"This volume represents a valuable contribution to the literature on the late Quaternary and particularly on extinction dynamics. It should be of considerable use to conservation biologists and paleontologists, as well as anyone interested in the historical record of the Earth." -- The Quarterly Review of Biology
Holocene Extinctions is a superb book on both empirical and conceptual levels, one that will surely lead to future analyses of these extinctions in new and important directions. This book is the first to provide a general survey and analysis of these more recent losses [of the Holocene period]. It is, at the same time, a valuable and enduring contribution to historic biogeography and conservation biology."--Integrative and Comparative Biology
About the Author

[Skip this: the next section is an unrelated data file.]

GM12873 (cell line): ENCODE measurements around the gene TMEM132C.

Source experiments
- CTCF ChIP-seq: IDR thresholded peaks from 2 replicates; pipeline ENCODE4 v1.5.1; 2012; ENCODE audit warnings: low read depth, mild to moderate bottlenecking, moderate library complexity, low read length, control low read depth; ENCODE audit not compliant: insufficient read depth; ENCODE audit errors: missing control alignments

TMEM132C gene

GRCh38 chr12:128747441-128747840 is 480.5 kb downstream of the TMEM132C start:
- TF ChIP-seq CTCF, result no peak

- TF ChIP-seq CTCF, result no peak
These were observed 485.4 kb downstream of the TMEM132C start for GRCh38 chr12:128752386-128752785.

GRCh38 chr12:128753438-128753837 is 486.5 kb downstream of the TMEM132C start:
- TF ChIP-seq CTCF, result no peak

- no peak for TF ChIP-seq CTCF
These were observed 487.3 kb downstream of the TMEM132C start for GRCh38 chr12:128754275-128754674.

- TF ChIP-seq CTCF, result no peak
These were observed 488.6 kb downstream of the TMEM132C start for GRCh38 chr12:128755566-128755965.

Samuel Turvey is Research Fellow at the Institute of Zoology, a department of the Zoological Society of London. He is a conservation biologist with a principal interest in the history and prehistory of human-caused extinctions and in developing conservation strategies for today's threatened species. He was deeply involved with the conservation efforts surrounding the Yangtze River dolphin, and was the lead author of the 2007 paper in Biology Letters which declared that it was probably extinct, generating tremendous international media attention. He has published numerous other academic papers in a range of scientific journals, including Nature.